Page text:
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An early spring has gotten the grain bin project well underway at the Reskovac farm.

Mike and Sheilah Reskovac, Bloggers

April 15, 2021

2 Min Read
Mike Reskovac's grain system
MAKING PROGRESS: The design for the new grain system came right out of Mike Reskovac’s idea book, but sticker shock forced changes to the original design.Mike Reskovac

Spring sprung on the farm this year in early March. The nice weather helped us get started on our grain facility upgrades.

Mike: After fighting a worn-out auger all fall, and finding out that one of our older grain bins had a bad roof, Sheilah and I decided it was time to make some upgrades to our grain system. We had one bin on our farm for soybeans that we built right after we got married.

And at Jaws (the farm I grew up next to), we had our dryer, wet bin, an older storage bin and a storage bin that I built when I started farming. To make our life easier, Sheilah and I decided that we should move everything to our farm to be more efficient.

Sheilah: Ever since I have known Mike, he has always had a book of drawings that he works on every fall during harvest — his idea book. It was full of pictures of layouts of grain bins. I told him I had three requirements for what he wanted to do: It had to be safe, efficient and cost-effective.

Mike: My idea book didn’t get me very far, because sticker shock was a real problem for what I wanted to do. I spent lots of late-night hours in the early part of winter going through prices of bins, legs and conveyors. Both new and used equipment seemed expensive, and labor rates were also high. 

Sheilah: Interest rates were low, and we knew that steel prices were going to go up, so we decided on a layout that we were confident we could afford. We decided to buy a new bin to replace the oldest bin we owned, which had a bad roof. Now, all of our bins will have stairs instead of ladders, and they will have safety platforms around the top.

Mike: In early March, we tore down the wet bin and hauled the bad grain bin off to the junkyard. We sold all the useful parts from that bin, too, to help fund everything we were doing. A couple of days later, we broke ground at our farm for the new upgrades.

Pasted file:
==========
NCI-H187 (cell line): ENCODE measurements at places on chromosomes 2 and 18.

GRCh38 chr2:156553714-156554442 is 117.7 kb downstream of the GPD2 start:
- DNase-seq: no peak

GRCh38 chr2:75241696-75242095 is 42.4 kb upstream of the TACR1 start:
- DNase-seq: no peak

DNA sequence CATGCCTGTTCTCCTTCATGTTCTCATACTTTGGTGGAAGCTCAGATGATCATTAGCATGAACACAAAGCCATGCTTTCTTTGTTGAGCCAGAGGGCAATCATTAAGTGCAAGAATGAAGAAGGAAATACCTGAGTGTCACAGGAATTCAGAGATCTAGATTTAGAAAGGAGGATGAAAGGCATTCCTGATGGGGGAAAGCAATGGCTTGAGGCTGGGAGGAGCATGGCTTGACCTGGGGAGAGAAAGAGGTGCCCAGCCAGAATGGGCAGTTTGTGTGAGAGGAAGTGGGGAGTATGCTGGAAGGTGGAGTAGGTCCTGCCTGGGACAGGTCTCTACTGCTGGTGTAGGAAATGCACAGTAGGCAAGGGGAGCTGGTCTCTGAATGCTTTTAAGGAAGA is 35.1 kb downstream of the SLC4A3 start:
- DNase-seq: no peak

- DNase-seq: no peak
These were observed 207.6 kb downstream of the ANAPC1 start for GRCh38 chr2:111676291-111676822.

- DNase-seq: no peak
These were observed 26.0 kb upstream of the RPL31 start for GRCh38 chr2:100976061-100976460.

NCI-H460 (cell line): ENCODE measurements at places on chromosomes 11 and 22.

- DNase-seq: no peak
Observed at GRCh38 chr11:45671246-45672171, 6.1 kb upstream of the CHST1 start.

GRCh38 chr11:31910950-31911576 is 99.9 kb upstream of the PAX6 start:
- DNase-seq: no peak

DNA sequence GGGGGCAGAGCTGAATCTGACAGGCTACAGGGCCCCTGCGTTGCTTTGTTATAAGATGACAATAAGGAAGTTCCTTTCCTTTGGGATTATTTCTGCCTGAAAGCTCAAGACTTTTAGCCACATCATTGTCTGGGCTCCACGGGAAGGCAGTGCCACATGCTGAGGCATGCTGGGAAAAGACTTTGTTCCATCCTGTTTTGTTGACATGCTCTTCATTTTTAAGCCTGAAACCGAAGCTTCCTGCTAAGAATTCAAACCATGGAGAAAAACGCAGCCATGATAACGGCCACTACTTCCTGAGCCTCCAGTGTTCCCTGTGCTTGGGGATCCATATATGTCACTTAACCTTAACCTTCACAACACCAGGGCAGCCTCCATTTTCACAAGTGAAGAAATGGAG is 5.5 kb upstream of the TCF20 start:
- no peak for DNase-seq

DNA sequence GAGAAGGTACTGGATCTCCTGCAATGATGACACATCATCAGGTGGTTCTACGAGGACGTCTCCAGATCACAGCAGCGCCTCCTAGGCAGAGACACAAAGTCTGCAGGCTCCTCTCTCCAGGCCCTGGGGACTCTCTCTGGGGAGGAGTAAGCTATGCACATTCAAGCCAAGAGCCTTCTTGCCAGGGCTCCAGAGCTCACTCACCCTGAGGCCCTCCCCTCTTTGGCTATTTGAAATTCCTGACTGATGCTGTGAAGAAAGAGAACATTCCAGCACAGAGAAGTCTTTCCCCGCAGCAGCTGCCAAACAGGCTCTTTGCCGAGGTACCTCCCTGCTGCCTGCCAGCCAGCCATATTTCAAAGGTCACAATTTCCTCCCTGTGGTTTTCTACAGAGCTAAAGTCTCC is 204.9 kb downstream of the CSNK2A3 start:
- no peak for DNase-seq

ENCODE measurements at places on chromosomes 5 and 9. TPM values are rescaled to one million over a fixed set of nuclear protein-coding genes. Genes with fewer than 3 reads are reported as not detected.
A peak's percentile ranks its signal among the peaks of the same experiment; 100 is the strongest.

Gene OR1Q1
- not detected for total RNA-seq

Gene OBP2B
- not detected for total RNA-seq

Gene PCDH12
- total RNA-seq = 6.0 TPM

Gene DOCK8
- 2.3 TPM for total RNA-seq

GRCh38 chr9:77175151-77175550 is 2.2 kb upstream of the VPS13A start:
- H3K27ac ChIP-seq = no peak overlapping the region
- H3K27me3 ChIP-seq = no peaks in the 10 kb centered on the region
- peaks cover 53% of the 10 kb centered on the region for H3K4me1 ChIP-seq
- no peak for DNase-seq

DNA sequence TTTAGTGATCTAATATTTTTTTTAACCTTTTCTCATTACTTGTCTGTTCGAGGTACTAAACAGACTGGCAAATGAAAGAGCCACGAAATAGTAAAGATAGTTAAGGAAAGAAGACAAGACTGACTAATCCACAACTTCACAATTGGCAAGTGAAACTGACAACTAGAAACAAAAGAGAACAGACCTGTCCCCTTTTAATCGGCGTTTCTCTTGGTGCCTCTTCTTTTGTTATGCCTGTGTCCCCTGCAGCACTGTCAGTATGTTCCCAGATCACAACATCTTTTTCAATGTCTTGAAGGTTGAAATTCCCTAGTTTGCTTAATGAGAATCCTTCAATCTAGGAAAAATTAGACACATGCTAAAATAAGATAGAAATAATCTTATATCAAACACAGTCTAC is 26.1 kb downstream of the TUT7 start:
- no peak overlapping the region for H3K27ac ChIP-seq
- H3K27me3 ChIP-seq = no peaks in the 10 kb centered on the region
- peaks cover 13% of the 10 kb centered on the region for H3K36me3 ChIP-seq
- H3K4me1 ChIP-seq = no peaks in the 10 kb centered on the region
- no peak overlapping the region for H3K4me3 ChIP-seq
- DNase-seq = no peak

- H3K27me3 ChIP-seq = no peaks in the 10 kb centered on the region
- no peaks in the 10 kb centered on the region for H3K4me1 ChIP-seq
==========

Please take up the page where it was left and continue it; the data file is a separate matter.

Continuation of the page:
Sheilah: I was surprised as to how much dirt we moved and how nicely everything was coming together.  Mike tore down a couple of old buildings on the farm as well. We were making good use of the excavator that we rented for the month. And just about two weeks after we broke ground, my uncle and cousin came down for a week to do the concrete for the grain bins.

Mike: We have a lot of work to do yet on this project, but so far things seem to being going well. We are looking forward to seeing the bin builders real soon. 

Sheilah and Mike Reskovac and their sons farm near Uniontown, Pa. Check out all of their "Two Hearts, One Harvest" blogs

About the Author(s)

Mike and Sheilah Reskovac


Mike and Sheilah Reskovac are a young farming couple just starting their second year of marriage and farming together, near Uniontown, Pa. He's a first-gen farmer who met his fourth-gen farmer-bride online, and married in November 2012.

Mike grew up next to and working on his neighbor's Fayette County dairy farm through high school and college. After graduating from Penn State University in 2002 with a B.S. in Ag Systems Management, he worked as a manager at Tractor Supply stores for three years.

In 2005, he began farming his neighbor's land. Today, he and Sheilah farm 900 acres of corn and soybeans, plus do custom planting and harvesting.

Mike is president of the Pennsylvania Corn Growers Association. He also serves on the local Penn State Extension Board and is a Farm Service Agency county committee member.

Sheilah grew up on her family's Indiana County dairy farm. She graduated from DuBois Business College in 2008 with an associate's degree in Specialized Business and Medical Assistance, then worked for DuBois Regional Medical Center for four years. She also volunteered as a firefighter and EMT for the local fire company.

Since moving to Fayette County, Sheilah has been chief bookkeeper and farm assistant, along with taking classes at Penn State Fayette for Nursing. She enjoys “taking care of” groundhog problems, raking hay and mowing cornstalks.

While she enjoys cooking and baking, Mike enjoys eating the goods. Both enjoy hunting, attending concerts and county fairs, and spending time with family.

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